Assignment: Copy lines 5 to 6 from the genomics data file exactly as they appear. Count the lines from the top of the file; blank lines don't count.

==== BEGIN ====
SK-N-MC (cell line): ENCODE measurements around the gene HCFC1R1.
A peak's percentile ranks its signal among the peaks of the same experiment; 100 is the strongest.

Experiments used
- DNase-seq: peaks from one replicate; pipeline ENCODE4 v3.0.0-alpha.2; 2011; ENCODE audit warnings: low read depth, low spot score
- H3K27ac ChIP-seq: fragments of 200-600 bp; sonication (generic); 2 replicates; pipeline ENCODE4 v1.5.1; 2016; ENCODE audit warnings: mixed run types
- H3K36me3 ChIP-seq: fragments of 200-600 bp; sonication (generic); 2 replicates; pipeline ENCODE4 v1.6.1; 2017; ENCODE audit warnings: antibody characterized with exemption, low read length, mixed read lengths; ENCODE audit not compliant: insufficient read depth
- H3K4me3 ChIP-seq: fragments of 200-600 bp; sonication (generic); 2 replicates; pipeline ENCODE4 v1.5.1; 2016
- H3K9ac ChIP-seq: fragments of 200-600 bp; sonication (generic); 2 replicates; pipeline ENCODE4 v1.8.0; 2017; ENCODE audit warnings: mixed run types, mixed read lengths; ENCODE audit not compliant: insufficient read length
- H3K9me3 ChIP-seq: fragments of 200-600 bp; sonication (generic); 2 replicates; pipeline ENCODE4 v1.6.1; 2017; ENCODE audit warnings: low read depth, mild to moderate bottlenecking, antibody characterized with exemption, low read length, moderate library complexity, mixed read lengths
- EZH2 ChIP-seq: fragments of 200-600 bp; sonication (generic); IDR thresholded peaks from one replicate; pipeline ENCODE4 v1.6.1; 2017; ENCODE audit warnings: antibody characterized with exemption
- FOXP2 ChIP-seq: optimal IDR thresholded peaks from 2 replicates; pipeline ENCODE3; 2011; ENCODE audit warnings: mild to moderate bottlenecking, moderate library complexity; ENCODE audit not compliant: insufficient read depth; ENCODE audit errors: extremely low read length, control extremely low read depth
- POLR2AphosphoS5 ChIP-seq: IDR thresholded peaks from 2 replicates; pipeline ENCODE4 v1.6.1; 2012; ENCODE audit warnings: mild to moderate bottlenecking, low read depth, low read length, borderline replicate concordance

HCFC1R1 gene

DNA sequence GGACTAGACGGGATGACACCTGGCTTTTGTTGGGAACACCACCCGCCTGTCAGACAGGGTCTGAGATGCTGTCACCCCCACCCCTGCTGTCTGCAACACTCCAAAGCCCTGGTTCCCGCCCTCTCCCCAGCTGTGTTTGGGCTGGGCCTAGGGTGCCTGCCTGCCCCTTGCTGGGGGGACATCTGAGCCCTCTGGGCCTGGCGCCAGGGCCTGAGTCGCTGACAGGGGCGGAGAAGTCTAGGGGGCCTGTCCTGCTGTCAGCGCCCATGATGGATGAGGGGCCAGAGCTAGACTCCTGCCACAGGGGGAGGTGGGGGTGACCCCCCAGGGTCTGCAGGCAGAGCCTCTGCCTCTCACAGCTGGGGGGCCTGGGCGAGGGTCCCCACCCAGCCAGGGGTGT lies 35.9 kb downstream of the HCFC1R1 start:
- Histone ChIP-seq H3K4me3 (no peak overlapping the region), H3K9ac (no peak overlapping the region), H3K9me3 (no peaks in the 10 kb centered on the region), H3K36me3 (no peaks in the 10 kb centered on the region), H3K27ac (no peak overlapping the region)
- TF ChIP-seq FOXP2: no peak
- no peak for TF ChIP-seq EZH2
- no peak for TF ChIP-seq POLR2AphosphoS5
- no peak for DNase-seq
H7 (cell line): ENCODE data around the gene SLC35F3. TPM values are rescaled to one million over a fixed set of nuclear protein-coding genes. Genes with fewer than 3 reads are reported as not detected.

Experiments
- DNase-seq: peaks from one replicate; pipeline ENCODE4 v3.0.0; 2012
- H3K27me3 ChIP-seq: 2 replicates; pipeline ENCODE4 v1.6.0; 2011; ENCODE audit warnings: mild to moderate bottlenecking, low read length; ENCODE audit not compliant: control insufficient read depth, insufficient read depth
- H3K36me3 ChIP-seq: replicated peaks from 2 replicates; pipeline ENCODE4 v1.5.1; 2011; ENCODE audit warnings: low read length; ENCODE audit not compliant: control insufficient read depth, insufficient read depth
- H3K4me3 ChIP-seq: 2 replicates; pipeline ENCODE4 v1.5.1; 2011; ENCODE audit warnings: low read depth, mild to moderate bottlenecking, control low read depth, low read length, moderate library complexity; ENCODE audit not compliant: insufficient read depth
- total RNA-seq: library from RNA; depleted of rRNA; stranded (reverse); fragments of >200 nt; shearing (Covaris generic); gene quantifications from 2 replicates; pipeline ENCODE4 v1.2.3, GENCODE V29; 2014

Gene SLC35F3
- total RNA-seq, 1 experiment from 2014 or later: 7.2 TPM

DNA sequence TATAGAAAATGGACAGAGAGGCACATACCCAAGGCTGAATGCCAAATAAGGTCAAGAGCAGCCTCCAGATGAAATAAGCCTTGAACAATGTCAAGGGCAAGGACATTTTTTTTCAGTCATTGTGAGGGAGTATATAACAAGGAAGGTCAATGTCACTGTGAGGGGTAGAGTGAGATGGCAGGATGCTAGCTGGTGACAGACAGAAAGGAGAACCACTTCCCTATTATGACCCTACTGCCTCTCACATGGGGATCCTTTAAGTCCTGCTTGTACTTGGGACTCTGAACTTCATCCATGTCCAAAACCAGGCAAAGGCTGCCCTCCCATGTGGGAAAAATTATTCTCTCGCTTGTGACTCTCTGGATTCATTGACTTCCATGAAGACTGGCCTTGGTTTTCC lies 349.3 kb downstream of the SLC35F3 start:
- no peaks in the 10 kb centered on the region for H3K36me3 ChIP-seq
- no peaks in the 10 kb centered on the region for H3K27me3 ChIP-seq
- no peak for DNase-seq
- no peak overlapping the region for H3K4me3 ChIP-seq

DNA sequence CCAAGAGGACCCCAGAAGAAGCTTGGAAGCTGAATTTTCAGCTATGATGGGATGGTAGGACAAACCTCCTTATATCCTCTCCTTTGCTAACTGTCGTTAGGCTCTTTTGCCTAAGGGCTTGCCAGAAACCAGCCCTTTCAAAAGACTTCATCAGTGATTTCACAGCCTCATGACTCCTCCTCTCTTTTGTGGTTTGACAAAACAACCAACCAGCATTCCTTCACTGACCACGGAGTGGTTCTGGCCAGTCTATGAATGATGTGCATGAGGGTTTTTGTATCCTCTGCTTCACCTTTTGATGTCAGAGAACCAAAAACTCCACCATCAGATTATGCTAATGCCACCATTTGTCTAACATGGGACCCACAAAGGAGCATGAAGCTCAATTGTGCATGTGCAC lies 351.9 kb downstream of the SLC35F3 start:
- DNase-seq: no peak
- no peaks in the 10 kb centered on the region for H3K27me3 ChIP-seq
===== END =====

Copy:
- H3K27ac ChIP-seq: fragments of 200-600 bp; sonication (generic); 2 replicates; pipeline ENCODE4 v1.5.1; 2016; ENCODE audit warnings: mixed run types
- H3K36me3 ChIP-seq: fragments of 200-600 bp; sonication (generic); 2 replicates; pipeline ENCODE4 v1.6.1; 2017; ENCODE audit warnings: antibody characterized with exemption, low read length, mixed read lengths; ENCODE audit not compliant: insufficient read depth